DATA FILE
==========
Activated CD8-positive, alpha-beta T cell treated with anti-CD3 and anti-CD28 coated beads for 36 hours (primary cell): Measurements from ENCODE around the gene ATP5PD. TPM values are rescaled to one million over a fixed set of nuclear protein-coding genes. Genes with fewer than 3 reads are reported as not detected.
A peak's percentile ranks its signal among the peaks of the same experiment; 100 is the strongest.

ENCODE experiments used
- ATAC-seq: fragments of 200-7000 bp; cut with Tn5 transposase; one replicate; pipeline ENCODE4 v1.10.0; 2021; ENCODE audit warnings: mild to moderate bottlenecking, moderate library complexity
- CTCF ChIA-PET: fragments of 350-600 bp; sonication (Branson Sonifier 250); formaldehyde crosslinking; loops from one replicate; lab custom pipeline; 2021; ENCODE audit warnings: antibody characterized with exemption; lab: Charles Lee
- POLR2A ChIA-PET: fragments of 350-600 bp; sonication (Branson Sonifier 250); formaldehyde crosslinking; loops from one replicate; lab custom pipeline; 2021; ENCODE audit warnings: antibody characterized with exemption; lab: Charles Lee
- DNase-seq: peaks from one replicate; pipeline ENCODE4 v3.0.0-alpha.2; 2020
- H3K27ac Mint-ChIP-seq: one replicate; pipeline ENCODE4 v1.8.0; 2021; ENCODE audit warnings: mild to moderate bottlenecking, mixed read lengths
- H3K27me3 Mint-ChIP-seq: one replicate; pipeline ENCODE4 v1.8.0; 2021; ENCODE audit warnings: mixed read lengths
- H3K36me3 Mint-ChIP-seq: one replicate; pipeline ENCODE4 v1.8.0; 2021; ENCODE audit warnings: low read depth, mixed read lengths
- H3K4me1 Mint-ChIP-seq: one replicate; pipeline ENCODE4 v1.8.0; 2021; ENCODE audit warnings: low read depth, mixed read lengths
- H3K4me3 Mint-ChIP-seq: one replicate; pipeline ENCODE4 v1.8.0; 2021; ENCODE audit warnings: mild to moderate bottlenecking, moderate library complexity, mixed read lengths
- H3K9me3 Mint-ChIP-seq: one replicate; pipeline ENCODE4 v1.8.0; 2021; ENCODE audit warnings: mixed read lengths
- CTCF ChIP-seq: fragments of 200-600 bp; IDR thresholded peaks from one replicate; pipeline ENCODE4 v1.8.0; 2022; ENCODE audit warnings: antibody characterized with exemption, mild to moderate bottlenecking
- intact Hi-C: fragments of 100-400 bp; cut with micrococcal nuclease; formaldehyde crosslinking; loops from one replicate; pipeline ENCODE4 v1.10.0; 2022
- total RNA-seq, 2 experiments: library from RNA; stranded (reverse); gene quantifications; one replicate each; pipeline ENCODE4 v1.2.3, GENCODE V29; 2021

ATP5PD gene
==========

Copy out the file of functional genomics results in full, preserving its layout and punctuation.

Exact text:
Activated CD8-positive, alpha-beta T cell treated with anti-CD3 and anti-CD28 coated beads for 36 hours (primary cell): Measurements from ENCODE around the gene ATP5PD. TPM values are rescaled to one million over a fixed set of nuclear protein-coding genes. Genes with fewer than 3 reads are reported as not detected.
A peak's percentile ranks its signal among the peaks of the same experiment; 100 is the strongest.

ENCODE experiments used
- ATAC-seq: fragments of 200-7000 bp; cut with Tn5 transposase; one replicate; pipeline ENCODE4 v1.10.0; 2021; ENCODE audit warnings: mild to moderate bottlenecking, moderate library complexity
- CTCF ChIA-PET: fragments of 350-600 bp; sonication (Branson Sonifier 250); formaldehyde crosslinking; loops from one replicate; lab custom pipeline; 2021; ENCODE audit warnings: antibody characterized with exemption; lab: Charles Lee
- POLR2A ChIA-PET: fragments of 350-600 bp; sonication (Branson Sonifier 250); formaldehyde crosslinking; loops from one replicate; lab custom pipeline; 2021; ENCODE audit warnings: antibody characterized with exemption; lab: Charles Lee
- DNase-seq: peaks from one replicate; pipeline ENCODE4 v3.0.0-alpha.2; 2020
- H3K27ac Mint-ChIP-seq: one replicate; pipeline ENCODE4 v1.8.0; 2021; ENCODE audit warnings: mild to moderate bottlenecking, mixed read lengths
- H3K27me3 Mint-ChIP-seq: one replicate; pipeline ENCODE4 v1.8.0; 2021; ENCODE audit warnings: mixed read lengths
- H3K36me3 Mint-ChIP-seq: one replicate; pipeline ENCODE4 v1.8.0; 2021; ENCODE audit warnings: low read depth, mixed read lengths
- H3K4me1 Mint-ChIP-seq: one replicate; pipeline ENCODE4 v1.8.0; 2021; ENCODE audit warnings: low read depth, mixed read lengths
- H3K4me3 Mint-ChIP-seq: one replicate; pipeline ENCODE4 v1.8.0; 2021; ENCODE audit warnings: mild to moderate bottlenecking, moderate library complexity, mixed read lengths
- H3K9me3 Mint-ChIP-seq: one replicate; pipeline ENCODE4 v1.8.0; 2021; ENCODE audit warnings: mixed read lengths
- CTCF ChIP-seq: fragments of 200-600 bp; IDR thresholded peaks from one replicate; pipeline ENCODE4 v1.8.0; 2022; ENCODE audit warnings: antibody characterized with exemption, mild to moderate bottlenecking
- intact Hi-C: fragments of 100-400 bp; cut with micrococcal nuclease; formaldehyde crosslinking; loops from one replicate; pipeline ENCODE4 v1.10.0; 2022
- total RNA-seq, 2 experiments: library from RNA; stranded (reverse); gene quantifications; one replicate each; pipeline ENCODE4 v1.2.3, GENCODE V29; 2021

ATP5PD gene